By Gustavo Arellano
By R. Scott Moxley
By Alfonso Delgado
By Courtney Hamilton
By Joel Beers
By Peter Maguire
By Charles Lam
By Charles Lam
The county will say anything to get their airport at El Toro. On Feb. 24, retired Marine Corps Lieutenant Colonel Tom Wall gave an "informal presentation" on the El Toro planning process at the Newport Beach Central Library. To the 40 or so locals-mostly airport junkies and bluehairs-Wall spun the airport "facts" the county's way. But that was expected: last month, the county Board of Supervisors hired Wall at $36,000 to do exactly that.
Wall didn't attempt to thicken the county's smoke-about airports as cosmopolitan gateways to the dazzling global economy or airports as employers of the poor. Instead, the dark-suited, crew-cut-clean Marine dazzled the all-booster crowd with the official line: the El Toro planning process is a well-oiled machine, rolling effortlessly toward completion.
Take the hottest airport issue right now-whether the county can start flying commercial cargo into the base this summer. "The demand for this region will be 8.9 million tons of cargo per year in 2020," said Wall, who proceeded to define the "cargo" as heavy machinery "built in the maquiladora region of Mexico that currently has to be trucked into LAX and Ontario."
Wall didn't mention that it's doubtful such flights will begin immediately after the Marines' withdrawal. Nor did he mention the persistent criticism from aviation experts and commercial pilots that El Toro's runways are unsuitable for commercial flights.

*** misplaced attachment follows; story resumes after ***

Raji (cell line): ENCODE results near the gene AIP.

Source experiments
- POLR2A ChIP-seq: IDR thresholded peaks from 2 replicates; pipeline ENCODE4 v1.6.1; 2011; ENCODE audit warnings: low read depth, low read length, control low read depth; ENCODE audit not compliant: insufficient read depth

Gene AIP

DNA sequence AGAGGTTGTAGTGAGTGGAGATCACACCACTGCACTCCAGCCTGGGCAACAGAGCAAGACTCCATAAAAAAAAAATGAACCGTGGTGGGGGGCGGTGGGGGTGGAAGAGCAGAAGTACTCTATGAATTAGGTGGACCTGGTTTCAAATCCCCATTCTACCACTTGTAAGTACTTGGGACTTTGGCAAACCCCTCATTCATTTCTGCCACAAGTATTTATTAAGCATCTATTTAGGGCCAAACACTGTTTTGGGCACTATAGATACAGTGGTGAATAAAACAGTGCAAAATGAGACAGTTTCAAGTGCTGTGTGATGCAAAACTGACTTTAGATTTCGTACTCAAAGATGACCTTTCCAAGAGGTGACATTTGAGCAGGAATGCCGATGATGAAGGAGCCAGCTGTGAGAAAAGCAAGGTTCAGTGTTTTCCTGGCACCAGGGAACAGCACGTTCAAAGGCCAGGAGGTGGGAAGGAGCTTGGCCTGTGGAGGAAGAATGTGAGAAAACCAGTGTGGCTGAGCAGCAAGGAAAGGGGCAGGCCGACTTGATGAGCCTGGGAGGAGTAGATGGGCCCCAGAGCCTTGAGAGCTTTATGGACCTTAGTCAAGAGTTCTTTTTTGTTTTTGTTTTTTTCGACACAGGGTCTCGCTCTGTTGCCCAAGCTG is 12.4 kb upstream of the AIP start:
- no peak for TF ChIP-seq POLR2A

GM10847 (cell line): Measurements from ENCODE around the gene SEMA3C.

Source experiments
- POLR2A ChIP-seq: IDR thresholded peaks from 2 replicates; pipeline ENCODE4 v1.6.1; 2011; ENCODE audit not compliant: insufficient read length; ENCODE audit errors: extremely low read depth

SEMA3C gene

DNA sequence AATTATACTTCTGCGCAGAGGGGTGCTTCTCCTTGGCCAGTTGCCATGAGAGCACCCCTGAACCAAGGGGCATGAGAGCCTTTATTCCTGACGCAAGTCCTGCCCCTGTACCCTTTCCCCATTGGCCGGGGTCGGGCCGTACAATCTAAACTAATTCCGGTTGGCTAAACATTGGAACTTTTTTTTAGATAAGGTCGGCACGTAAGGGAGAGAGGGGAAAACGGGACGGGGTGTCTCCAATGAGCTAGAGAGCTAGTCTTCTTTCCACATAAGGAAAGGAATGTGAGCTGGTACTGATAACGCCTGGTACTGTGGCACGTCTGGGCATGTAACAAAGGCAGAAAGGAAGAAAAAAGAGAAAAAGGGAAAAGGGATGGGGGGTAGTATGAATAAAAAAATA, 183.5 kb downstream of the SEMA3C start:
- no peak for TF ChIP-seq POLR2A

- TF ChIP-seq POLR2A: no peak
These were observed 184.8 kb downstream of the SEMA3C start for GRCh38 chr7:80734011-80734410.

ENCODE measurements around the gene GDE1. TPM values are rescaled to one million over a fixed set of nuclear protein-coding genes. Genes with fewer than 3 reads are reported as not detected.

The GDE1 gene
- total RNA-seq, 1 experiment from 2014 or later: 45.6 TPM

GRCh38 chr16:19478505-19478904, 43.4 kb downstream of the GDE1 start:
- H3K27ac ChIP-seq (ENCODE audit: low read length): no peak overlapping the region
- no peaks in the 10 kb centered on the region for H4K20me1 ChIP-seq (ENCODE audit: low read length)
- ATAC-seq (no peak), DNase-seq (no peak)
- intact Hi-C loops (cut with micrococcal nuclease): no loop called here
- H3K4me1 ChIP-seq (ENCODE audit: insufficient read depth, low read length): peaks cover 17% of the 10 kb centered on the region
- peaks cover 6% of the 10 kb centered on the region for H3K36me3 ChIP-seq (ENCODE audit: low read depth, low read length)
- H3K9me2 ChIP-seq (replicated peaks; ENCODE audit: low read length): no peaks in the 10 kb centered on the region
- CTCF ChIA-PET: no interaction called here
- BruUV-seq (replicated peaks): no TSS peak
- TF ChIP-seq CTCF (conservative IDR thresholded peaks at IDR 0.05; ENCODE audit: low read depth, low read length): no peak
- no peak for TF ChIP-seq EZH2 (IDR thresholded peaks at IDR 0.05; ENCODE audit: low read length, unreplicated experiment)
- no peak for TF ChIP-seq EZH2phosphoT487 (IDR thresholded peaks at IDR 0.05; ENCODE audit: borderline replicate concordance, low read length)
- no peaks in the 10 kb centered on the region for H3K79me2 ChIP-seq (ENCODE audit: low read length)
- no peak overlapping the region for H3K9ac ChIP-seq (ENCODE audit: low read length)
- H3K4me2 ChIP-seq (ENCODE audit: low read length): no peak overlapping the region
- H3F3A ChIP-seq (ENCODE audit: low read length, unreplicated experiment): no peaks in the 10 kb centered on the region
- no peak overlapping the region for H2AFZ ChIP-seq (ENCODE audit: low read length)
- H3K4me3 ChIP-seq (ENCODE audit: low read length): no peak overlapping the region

"There's no reason in the world [El Toro] can't be transformed into an international airport," he said, ignoring the ample counterevidence. "Because it is in fact an international airport today."
There's a huge gulf between flying military-transport planes and commercial 757s, but that wasn't on Wall's radar screen. Of course, Wall has never flown commercially.
Wall veered precariously close to the surface when asked by an audience member about the merits of a July 2 letter from the Air Line Pilots Association (ALPA). That letter declared that regular tailwinds and surrounding terrain made El Toro a risky venture. Wall deftly skirted the issue by saying, "ALPA hasn't taken an official position on the airport." Wall then described El Toro's flight tracks as "completely safe and workable" and declared that "wind direction is not even an issue when talking about today's commercial airliners." On the issue of pilots demanding to use runways other than those selected for them by the county, Wall intimated that pilots who do that risk their careers.
"Never, never, never," said Earl McKenzie, a Mission Viejo resident who flew commercially for more than 30 years and once debated Wall on OCN. "The captain by law is the ultimate authority over the airplane. I can only speak for United, Delta and American [the companies McKenzie flew for], but they do not question the captain's judgment. ALPA would never allow that."
Wall closed by discouraging attendees from "sending money to either side because the groups will have no impact." For South County, whose litigation Wall said could delay El Toro's opening "for five years," that's exactly the point.